• Students should use you, not us, as the first point of contact for problems in the system. Please announce this to students. Forward relevant problems to us.
• You can access your course data via SMB mounting at the URLs smb://jhnas.org.aalto.fi/course/$courseslug/files/ and the course data using smb://jhnas.org.aalto.fi/course/$courseslug/data/ (with Windows, use \\ instead of / and don’t include smb://). This can be very nice for managing files. This may mess up group-writeability permissions. It will take up to half a day to be able to access the course files after your request your course.
• You are the data controller of any assignments which students submit. We do not access these assignments on your behalf, and a submission of an assignment is an agreement between you and the student.
• You should always do random checks of a fair fraction of notebooks, to avoid unexpected problems.
• You can tell what image you have using echo \$JUPYTER_IMAGE_SPEC.
• A notebook can tell if it is in the hub environment if the AALTO_JUPYTERHUB environment variable is set.

### Limits¶

• This is not a captive environment: students may always trivially remove their files and data, and may share notebooks across different courses. See above for the link to isolate-environment with instructions for fixing this.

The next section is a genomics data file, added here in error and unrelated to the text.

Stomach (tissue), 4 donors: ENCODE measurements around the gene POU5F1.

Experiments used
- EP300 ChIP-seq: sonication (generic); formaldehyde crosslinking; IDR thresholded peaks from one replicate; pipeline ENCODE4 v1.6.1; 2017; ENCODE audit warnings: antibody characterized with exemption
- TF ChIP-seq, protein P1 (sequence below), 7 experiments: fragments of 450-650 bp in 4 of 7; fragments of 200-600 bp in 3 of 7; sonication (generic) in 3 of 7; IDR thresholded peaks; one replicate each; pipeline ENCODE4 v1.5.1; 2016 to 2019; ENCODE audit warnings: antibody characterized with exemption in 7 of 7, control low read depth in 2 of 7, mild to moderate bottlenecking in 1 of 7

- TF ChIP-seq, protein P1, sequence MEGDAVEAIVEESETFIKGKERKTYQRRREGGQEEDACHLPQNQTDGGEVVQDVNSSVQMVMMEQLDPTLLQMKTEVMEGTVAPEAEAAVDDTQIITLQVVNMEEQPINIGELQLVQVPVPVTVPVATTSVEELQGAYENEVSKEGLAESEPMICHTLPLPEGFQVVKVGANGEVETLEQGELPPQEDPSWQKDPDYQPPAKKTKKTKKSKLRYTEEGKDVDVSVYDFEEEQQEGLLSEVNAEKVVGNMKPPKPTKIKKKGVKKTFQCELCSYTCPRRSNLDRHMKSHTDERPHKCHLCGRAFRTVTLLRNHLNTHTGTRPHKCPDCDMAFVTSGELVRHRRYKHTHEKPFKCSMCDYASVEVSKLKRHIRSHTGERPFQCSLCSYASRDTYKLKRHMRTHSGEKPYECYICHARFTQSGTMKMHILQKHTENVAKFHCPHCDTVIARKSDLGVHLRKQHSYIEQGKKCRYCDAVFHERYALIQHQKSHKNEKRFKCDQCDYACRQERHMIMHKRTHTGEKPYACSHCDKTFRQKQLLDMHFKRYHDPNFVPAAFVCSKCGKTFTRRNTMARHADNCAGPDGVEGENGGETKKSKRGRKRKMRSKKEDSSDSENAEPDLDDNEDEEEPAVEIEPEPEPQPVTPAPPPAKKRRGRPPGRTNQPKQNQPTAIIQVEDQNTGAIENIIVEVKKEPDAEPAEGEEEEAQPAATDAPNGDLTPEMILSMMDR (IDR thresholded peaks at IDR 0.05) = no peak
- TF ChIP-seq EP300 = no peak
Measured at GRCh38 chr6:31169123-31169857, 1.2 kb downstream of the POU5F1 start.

• We don’t have unlimited computational resources, but we can try to procure what is necessary. Work as hard as you can to spread the load and de-peak deadlines. You should discuss estimated number of students and estimated deadlines (days of the week) before courses start so that we can spread the load some.
• There is no integration to any other learning management systems, such as the CS department A+ (yet). The only unique identifier of students is the Aalto username. nbgrader can get you a csv file with these usernames, what happens after that point is up to you.
• Currently there is nothing in place to return marked-up assignments to students. We can possibly make a root script to do this. Organize assignments by username and we can do the rest.
• There is currently no plagiarism detection support. You will have to handle this yourself somehow so far.